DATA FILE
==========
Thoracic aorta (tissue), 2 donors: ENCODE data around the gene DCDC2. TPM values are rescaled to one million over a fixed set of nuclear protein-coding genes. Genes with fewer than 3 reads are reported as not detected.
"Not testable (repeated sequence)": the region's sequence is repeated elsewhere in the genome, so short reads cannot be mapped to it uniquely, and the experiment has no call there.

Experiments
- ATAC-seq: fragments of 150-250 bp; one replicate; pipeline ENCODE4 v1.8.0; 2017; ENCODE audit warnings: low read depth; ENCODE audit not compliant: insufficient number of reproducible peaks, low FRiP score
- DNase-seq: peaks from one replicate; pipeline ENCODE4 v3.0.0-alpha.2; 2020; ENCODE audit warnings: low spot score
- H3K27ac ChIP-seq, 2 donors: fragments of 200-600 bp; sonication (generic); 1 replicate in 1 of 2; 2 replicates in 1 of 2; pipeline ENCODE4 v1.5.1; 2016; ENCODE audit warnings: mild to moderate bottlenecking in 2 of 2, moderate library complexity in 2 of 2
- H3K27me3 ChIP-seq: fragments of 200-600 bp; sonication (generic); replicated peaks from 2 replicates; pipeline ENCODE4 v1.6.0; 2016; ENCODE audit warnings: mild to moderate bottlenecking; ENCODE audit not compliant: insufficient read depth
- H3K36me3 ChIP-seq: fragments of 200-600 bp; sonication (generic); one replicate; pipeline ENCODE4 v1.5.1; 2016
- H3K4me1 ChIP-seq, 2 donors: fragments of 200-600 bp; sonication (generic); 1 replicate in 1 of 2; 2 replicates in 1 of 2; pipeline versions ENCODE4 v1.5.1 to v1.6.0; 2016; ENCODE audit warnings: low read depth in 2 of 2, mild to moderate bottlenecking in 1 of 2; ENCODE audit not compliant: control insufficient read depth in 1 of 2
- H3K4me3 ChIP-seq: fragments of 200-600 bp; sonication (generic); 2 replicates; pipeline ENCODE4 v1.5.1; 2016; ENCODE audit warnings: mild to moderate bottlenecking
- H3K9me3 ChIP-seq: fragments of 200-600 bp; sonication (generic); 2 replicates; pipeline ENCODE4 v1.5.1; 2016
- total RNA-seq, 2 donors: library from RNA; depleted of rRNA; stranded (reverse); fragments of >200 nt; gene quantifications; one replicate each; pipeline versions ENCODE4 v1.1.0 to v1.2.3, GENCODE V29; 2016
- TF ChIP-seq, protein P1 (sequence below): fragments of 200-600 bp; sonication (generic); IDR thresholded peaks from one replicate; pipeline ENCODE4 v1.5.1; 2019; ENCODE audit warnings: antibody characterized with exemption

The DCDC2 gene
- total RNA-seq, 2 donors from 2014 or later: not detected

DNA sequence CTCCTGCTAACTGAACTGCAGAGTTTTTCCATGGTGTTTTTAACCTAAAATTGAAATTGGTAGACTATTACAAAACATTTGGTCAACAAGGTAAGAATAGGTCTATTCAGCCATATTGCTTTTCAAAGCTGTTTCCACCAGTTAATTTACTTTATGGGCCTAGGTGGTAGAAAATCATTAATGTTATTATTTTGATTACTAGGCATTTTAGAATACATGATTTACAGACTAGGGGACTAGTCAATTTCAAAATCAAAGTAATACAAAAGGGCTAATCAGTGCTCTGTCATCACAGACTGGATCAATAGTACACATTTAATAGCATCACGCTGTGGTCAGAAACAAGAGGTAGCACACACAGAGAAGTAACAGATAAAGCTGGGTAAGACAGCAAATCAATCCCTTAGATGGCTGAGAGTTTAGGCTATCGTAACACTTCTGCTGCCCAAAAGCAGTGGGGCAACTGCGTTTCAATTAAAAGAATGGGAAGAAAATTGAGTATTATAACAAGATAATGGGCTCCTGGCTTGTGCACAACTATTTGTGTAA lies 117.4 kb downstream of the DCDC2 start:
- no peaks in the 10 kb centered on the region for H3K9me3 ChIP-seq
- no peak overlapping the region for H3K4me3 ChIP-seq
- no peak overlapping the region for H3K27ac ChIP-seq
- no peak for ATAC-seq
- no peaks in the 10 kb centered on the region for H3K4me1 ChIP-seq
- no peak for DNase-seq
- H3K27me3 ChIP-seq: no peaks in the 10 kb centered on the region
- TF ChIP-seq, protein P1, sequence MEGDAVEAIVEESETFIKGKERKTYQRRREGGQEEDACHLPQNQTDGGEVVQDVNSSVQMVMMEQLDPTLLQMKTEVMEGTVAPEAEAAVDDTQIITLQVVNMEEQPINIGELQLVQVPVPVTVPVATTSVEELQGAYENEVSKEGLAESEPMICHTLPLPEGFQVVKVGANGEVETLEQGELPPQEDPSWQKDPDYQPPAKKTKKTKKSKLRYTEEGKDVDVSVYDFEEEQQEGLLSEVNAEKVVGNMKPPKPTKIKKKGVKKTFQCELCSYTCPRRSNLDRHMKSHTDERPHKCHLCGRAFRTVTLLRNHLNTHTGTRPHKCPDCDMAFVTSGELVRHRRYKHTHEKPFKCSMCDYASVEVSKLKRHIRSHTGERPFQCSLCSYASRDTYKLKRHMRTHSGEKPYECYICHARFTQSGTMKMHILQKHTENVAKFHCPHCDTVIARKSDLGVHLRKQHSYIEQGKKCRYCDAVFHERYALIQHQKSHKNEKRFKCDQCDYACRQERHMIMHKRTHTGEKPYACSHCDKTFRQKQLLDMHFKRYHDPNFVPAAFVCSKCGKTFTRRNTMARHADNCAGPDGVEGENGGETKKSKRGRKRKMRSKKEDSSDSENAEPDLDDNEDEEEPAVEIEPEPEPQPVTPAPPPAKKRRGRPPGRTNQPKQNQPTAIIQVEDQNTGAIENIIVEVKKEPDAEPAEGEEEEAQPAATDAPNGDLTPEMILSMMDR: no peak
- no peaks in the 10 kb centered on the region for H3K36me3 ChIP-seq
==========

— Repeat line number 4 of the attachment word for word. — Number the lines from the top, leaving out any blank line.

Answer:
- ATAC-seq: fragments of 150-250 bp; one replicate; pipeline ENCODE4 v1.8.0; 2017; ENCODE audit warnings: low read depth; ENCODE audit not compliant: insufficient number of reproducible peaks, low FRiP score